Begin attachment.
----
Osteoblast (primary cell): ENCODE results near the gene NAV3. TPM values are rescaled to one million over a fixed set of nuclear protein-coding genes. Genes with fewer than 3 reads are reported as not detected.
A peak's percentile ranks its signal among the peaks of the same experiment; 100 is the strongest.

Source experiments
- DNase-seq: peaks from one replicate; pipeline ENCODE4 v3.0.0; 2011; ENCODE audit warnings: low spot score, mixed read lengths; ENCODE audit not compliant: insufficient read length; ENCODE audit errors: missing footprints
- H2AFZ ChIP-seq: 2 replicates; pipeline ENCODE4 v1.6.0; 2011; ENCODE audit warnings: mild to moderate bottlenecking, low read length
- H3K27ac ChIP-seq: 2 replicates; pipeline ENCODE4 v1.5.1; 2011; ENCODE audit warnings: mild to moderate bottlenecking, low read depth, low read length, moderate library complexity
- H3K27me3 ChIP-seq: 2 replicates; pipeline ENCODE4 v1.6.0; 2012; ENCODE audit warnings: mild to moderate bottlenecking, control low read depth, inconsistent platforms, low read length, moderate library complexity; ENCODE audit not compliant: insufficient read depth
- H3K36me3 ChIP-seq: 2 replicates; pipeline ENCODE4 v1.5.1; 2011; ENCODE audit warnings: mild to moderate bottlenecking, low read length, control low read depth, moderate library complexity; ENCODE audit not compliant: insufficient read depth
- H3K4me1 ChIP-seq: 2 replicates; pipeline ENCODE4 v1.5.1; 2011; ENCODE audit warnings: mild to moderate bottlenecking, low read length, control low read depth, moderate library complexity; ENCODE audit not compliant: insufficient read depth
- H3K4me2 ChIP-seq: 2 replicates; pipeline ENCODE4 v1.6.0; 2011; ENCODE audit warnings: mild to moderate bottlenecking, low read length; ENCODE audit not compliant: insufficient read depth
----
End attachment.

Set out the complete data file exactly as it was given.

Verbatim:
Osteoblast (primary cell): ENCODE results near the gene NAV3. TPM values are rescaled to one million over a fixed set of nuclear protein-coding genes. Genes with fewer than 3 reads are reported as not detected.
A peak's percentile ranks its signal among the peaks of the same experiment; 100 is the strongest.

Source experiments
- DNase-seq: peaks from one replicate; pipeline ENCODE4 v3.0.0; 2011; ENCODE audit warnings: low spot score, mixed read lengths; ENCODE audit not compliant: insufficient read length; ENCODE audit errors: missing footprints
- H2AFZ ChIP-seq: 2 replicates; pipeline ENCODE4 v1.6.0; 2011; ENCODE audit warnings: mild to moderate bottlenecking, low read length
- H3K27ac ChIP-seq: 2 replicates; pipeline ENCODE4 v1.5.1; 2011; ENCODE audit warnings: mild to moderate bottlenecking, low read depth, low read length, moderate library complexity
- H3K27me3 ChIP-seq: 2 replicates; pipeline ENCODE4 v1.6.0; 2012; ENCODE audit warnings: mild to moderate bottlenecking, control low read depth, inconsistent platforms, low read length, moderate library complexity; ENCODE audit not compliant: insufficient read depth
- H3K36me3 ChIP-seq: 2 replicates; pipeline ENCODE4 v1.5.1; 2011; ENCODE audit warnings: mild to moderate bottlenecking, low read length, control low read depth, moderate library complexity; ENCODE audit not compliant: insufficient read depth
- H3K4me1 ChIP-seq: 2 replicates; pipeline ENCODE4 v1.5.1; 2011; ENCODE audit warnings: mild to moderate bottlenecking, low read length, control low read depth, moderate library complexity; ENCODE audit not compliant: insufficient read depth
- H3K4me2 ChIP-seq: 2 replicates; pipeline ENCODE4 v1.6.0; 2011; ENCODE audit warnings: mild to moderate bottlenecking, low read length; ENCODE audit not compliant: insufficient read depth